Their bodies didn’t know how to wait
because every day someone was crying
and it was too much.
The house next door was the same house
no one knew where they lived anymore.
The city was moving in and these pink
houses could no longer keep us safe.
Through parties and ceaseless movements, Ball captures a feeling of terror. Hunger for stability. Unrelenting sadness. People get pushed out by market forces which remind those that stay of their vulnerability within the system. Forces which cause people to lose touch. This terror becomes abstract, first in money then in cryptocurrency, always with material impact on humans and their environment: paradoxically, ‘the placebo effect is real’ (‘To what retracting’) especially when tied to language, power and its structures. Too much sadness threatens to become too overwhelming to look beyond one’s own being, an individual escape. This is a trap that always brings the speaker back to the same point, waiting even in transit.
Ball uses the science fiction mode and its tropes to critique its own escapist fantasies. In ‘Obfuscated’ a body becomes progressively pixelated without awareness until it is too late. Meanwhile in ‘Timebound’ taking on other identities and time-zones has no difference or consequence. Information passes too quickly to write down. Robot overlords are mere visitors, every human is a cyborg ‘stifling emotions with logic and calculation’. All flee their timelines if they can, leaving behind responsibility. Ball’s speaker makes a choice:
I came home, riding wave packets in reverse
not because the future is impossible
or the asymmetry of chance, just because
if the universe were different and this were true
I wouldn’t be here to observe it
As the title of the poem suggests, we are timebound, fixed to the material present. We can predict and have fantasies of time-travel and plans for the future, but we must be aware of our responsibilities to our shared lived existence. Time is urgent and present. Its effects are accumulative from the past but it’s in the present that the future forms. This thread also runs through the realist poems.
The sensation of being controlled by external forces is captured in ‘The Government’s Lottery’, which weaves humour with condemnation of how the repetition of senselessness and defensive humour creates a sense that care is passé. ‘My life created by a random plot generator / before Earth became a meme’. A lottery win is contrasted with images of threatened marsupials, a sense of ‘I’ve done my part trying to save them’ with little sense of actual ethical accountability to another species.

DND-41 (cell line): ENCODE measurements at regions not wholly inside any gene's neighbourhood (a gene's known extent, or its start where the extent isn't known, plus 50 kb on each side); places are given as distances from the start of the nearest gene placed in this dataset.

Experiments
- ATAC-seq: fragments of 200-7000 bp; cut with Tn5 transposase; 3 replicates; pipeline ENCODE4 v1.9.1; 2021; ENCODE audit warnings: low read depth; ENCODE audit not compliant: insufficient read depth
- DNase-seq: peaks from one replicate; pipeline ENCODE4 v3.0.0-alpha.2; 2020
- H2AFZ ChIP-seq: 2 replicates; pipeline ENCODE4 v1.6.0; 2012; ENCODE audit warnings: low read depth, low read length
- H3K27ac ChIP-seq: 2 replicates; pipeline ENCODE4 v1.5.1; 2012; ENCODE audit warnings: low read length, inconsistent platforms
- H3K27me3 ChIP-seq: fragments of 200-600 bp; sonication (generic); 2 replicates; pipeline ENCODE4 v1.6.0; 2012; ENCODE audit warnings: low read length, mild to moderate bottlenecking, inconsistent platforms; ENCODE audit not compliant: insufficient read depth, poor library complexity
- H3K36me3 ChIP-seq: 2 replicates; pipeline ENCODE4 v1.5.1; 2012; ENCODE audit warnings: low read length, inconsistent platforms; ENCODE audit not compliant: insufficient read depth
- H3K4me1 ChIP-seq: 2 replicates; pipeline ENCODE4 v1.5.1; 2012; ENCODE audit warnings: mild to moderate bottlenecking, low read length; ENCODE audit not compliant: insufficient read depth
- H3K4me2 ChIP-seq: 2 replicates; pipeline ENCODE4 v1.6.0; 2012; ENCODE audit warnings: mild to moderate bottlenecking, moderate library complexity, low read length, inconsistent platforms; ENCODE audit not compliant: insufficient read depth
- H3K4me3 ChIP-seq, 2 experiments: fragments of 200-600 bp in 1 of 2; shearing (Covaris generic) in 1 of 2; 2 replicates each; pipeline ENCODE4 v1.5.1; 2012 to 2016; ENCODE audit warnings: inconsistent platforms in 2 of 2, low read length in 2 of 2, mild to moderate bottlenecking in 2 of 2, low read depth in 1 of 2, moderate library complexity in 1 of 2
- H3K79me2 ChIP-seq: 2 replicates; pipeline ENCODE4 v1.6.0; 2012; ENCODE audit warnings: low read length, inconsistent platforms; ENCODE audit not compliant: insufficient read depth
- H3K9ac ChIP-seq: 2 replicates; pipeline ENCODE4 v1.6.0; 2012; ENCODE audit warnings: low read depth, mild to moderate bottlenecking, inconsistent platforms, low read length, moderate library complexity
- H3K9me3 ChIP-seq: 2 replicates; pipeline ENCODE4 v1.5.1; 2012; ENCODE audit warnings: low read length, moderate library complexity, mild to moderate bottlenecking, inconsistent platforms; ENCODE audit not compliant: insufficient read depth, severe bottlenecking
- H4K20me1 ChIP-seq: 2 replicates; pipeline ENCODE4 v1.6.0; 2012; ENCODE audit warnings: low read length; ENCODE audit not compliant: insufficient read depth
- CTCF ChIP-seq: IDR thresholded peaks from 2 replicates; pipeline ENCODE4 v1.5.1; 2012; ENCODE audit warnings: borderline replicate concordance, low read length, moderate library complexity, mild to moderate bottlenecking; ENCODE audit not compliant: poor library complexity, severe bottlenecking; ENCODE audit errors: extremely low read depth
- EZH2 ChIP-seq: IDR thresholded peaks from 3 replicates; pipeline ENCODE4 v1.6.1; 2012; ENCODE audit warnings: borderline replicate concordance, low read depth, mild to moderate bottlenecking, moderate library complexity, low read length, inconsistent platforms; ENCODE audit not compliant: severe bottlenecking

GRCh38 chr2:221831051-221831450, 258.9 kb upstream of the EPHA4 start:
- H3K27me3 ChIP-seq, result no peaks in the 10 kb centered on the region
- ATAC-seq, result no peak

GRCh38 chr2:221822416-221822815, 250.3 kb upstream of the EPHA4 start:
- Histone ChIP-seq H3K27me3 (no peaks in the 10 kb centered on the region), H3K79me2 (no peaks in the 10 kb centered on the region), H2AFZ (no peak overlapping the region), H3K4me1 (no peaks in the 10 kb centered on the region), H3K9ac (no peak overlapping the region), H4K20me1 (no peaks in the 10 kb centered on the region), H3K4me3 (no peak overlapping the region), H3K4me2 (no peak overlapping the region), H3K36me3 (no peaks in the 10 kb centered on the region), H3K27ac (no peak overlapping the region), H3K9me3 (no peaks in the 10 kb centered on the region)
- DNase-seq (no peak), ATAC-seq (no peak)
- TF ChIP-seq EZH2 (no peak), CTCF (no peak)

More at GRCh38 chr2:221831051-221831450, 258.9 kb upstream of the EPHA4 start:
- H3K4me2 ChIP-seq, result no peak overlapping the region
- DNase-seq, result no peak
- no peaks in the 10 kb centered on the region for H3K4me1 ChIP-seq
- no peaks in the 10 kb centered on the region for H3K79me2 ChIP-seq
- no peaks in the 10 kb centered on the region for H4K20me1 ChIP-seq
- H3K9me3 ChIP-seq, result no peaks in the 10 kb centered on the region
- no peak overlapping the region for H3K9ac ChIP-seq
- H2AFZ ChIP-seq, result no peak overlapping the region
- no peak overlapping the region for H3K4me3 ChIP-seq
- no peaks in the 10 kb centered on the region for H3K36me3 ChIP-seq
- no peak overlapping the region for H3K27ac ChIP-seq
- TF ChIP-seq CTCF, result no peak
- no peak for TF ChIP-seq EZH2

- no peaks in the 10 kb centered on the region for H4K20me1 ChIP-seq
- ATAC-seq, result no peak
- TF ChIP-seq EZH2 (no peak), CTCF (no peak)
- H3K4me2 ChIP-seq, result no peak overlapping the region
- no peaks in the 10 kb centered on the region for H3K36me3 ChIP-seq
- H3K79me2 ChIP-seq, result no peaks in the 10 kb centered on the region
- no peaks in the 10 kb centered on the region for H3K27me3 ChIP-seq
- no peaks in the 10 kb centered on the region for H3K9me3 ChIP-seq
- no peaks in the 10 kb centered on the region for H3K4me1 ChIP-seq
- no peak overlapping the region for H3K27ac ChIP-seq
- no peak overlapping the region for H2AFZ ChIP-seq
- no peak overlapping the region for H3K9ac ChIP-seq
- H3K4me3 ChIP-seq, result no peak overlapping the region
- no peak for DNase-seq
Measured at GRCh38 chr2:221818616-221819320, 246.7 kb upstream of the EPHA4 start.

I had my pick
an open door but due to having saved
the world ten years previously
(‘The Government’s Lottery’)
Time, and the end of time, breaks down with a loss of materiality and through autogenerated algorithms. A deluge of information tells ‘a recursive story that told me everything / I didn’t want to know’ and thus the speaker stops listening.
There is a sense of busy-ness to the narrators in many of these poems, a sense of movement which is more paralysis and inaction then directed and in control of time as change encroaches from every angle. Underneath this desire to capture the moment and make visible the scene is an undercurrent of perpetual motion. Small cracks in the ice grow into catastrophe as the poet gazes down the precipice. True stillness and silence, when it comes, is uncanny, ‘leaving a silence so profound / it hurts the ears’ (‘precarious inscrutable’). It’s the haunting absence of birds and beetles, no sounds of frogs croaking after rain. The complacent acceptance of this absence until nothing remains. Ball’s poems rally against this impulse while capturing its frustrations.
Brianna Bullen is a Deakin University PhD candidate writing a creative thesis on memory in science fiction. Her work has been published in journals including LiNQ, Aurealis, Verandah, Voiceworks, and Buzzcuts. She won the 2017 Apollo Bay short story competition and placed second in the 2017 Newcastle Short Story competition.